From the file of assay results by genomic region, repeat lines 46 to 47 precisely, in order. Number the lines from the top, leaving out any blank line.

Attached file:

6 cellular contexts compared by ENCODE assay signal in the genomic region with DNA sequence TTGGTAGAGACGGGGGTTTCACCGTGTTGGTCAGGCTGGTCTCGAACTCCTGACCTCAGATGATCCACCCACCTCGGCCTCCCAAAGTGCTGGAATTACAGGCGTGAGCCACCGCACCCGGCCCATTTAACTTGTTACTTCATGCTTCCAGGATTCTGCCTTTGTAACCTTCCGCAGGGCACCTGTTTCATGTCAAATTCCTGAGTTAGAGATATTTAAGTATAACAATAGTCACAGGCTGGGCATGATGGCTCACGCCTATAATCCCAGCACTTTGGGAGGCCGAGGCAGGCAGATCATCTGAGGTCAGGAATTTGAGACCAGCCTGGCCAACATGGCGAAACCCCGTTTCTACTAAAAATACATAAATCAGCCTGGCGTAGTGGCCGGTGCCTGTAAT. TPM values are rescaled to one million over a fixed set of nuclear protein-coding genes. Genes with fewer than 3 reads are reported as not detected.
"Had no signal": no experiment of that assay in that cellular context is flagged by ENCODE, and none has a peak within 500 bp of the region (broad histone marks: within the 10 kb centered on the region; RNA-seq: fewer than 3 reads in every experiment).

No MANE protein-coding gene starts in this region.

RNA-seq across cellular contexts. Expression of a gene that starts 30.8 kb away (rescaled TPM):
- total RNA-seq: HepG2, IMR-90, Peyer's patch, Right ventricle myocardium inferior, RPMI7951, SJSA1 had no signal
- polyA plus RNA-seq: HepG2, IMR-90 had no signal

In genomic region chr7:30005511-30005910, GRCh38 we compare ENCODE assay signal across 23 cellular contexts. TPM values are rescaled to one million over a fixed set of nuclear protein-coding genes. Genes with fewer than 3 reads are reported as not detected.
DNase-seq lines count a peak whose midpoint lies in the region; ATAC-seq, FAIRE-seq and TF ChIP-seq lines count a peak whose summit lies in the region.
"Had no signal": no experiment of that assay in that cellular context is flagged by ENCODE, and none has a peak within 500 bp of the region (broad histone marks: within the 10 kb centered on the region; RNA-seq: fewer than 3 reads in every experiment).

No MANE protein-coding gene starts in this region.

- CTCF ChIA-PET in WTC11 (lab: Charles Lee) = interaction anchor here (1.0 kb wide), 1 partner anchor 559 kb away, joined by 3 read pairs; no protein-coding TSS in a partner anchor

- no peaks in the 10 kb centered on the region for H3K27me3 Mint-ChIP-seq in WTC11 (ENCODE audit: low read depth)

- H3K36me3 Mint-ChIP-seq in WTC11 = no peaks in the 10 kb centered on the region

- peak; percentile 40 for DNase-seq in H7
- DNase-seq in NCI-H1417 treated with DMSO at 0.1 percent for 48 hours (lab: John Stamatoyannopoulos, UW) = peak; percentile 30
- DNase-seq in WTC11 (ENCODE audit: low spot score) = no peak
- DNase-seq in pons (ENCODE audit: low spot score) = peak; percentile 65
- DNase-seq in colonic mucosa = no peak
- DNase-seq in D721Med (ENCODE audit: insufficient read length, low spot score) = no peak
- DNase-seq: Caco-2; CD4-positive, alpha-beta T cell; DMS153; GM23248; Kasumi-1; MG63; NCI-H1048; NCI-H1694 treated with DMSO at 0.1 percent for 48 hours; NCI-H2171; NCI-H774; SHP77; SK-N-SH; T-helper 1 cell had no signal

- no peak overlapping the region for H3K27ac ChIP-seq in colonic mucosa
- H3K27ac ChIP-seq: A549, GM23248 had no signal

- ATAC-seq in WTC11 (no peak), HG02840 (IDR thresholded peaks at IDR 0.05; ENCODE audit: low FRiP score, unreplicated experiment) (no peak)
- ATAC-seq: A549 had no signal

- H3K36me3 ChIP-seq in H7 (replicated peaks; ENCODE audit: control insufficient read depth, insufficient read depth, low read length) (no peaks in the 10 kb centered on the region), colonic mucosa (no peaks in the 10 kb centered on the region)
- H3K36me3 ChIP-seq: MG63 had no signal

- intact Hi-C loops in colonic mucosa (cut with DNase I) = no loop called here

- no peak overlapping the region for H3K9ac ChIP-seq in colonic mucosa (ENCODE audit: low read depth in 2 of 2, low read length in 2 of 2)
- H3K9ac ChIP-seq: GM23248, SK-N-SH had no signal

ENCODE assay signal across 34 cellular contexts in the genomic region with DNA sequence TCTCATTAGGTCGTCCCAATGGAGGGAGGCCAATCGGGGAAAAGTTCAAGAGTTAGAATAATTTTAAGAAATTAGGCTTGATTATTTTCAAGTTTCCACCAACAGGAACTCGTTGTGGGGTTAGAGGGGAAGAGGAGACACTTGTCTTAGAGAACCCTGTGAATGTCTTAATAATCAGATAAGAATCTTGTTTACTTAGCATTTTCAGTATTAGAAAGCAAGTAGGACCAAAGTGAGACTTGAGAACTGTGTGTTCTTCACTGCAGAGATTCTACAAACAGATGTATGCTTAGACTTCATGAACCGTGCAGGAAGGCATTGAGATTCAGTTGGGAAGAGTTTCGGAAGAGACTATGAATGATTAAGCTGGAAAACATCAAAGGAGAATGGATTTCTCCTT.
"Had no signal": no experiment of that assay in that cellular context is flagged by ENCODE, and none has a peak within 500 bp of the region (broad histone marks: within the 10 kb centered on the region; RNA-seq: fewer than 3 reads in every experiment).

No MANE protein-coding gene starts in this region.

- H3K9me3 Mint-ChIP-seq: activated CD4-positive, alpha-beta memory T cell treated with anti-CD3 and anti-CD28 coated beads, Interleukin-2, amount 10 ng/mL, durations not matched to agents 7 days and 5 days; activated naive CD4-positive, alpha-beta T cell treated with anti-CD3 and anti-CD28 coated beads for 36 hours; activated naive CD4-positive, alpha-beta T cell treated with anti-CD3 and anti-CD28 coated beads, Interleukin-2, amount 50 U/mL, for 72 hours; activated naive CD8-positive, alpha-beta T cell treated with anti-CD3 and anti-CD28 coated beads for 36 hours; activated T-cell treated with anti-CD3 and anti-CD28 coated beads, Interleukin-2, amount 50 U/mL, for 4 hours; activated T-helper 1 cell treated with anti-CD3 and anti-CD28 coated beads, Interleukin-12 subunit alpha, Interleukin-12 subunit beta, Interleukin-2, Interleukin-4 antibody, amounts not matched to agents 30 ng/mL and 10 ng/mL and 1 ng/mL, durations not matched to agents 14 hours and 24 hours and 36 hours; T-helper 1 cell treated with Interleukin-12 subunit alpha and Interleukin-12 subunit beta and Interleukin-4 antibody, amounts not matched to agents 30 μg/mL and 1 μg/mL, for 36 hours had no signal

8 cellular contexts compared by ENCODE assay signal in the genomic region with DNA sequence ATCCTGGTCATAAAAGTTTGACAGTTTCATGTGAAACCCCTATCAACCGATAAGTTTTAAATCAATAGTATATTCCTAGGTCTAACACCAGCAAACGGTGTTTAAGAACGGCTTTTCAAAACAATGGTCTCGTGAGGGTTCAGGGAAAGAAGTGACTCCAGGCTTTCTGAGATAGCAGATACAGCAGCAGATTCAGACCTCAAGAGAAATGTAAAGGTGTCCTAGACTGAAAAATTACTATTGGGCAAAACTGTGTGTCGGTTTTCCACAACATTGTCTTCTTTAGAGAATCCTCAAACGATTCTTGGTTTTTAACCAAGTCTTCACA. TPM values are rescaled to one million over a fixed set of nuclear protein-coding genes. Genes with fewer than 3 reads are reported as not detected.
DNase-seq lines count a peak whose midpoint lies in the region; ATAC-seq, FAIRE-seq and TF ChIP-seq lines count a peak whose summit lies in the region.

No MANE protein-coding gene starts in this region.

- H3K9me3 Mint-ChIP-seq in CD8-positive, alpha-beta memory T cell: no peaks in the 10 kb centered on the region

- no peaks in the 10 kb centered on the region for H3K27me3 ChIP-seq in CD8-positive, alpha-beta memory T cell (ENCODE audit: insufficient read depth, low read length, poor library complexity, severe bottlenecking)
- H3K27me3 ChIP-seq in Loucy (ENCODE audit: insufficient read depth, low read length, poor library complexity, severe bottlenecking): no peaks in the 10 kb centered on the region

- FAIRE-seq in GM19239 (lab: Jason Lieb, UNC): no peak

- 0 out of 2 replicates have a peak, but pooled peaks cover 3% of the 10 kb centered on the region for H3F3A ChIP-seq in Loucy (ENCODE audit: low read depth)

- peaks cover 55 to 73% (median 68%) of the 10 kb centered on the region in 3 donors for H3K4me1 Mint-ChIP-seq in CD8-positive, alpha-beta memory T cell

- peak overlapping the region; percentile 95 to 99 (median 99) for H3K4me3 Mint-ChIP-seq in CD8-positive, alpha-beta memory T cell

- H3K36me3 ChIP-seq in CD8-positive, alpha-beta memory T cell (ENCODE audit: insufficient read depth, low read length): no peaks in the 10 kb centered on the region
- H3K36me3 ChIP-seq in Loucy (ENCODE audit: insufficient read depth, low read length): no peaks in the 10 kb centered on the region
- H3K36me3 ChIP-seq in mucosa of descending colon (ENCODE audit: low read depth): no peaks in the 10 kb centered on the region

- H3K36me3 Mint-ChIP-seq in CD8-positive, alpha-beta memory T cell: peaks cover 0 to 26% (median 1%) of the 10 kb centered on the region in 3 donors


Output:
- H3K36me3 ChIP-seq in mucosa of descending colon (ENCODE audit: low read depth): no peaks in the 10 kb centered on the region

- H3K36me3 Mint-ChIP-seq in CD8-positive, alpha-beta memory T cell: peaks cover 0 to 26% (median 1%) of the 10 kb centered on the region in 3 donors